Understanding First Amendment law
Visit the First Amendment Center website and look up a press freedom case. Then, under Frequently Asked Questions read more on libel, defamation and bias. If these are too basic, find a more advanced site.
Flashlight: What does a news organization or reporter have to do to commit libel? Is that the same todaycin the digital age as it always was? What role does bias play? Do you think libel is more or less common in the digital age?
Spotlight: Look at this First Amendment Timeline. In Patterson v. Colorado —a free-press case from 1907 — the U.S. Supreme Court said that the First Amendment only protects against prior restraint. After something is published, there can be consequences. But it also said local laws mattered and decided it could not rule on critical articles and a cartoon published in a Denver newspaper. How might this case be handled differently in the U.S. today? Students should come prepared to discuss this in class.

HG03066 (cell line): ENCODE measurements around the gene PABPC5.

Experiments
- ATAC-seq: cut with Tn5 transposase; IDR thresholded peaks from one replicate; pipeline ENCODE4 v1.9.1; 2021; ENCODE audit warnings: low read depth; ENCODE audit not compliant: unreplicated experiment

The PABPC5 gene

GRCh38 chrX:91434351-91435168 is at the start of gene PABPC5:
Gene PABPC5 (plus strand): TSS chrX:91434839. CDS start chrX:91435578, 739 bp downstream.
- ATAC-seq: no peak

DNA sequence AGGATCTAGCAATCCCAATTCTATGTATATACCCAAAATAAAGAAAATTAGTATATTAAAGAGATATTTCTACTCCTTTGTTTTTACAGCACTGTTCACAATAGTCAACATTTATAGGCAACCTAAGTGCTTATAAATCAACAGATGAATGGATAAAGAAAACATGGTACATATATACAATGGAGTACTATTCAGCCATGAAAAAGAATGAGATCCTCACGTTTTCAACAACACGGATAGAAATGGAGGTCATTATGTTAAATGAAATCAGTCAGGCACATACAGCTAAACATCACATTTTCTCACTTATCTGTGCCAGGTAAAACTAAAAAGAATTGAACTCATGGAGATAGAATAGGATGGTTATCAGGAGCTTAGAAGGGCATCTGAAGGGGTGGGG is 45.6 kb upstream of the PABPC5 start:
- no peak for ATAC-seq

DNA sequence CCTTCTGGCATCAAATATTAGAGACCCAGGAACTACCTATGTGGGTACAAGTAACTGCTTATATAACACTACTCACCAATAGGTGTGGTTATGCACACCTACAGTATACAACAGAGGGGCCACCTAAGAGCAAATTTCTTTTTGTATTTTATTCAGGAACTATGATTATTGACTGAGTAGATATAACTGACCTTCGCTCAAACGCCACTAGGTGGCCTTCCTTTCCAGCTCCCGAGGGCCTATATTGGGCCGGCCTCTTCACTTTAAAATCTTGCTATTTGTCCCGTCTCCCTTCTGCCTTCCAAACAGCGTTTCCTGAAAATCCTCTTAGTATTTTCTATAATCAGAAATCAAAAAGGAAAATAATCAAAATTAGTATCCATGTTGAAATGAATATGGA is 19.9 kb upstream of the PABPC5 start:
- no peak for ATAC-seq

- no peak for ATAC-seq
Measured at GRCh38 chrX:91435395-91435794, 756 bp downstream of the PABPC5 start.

Searchlight: How might social media and other forms of information be protected by the First Amendment? A recent case (Brown v. Entertainment Merchants Association) dealt with video games and free speech. With this case in mind, how do you think Facebook, Twitter and blogs are protected under the First Amendment? Students should pick one, research and come to class prepared to make their arguments.
For extra credit: Students prepare two-page papers on prior restraint. What is it and what cases shaped the rules? Under what circumstances can it happen? Does it apply to student journalists?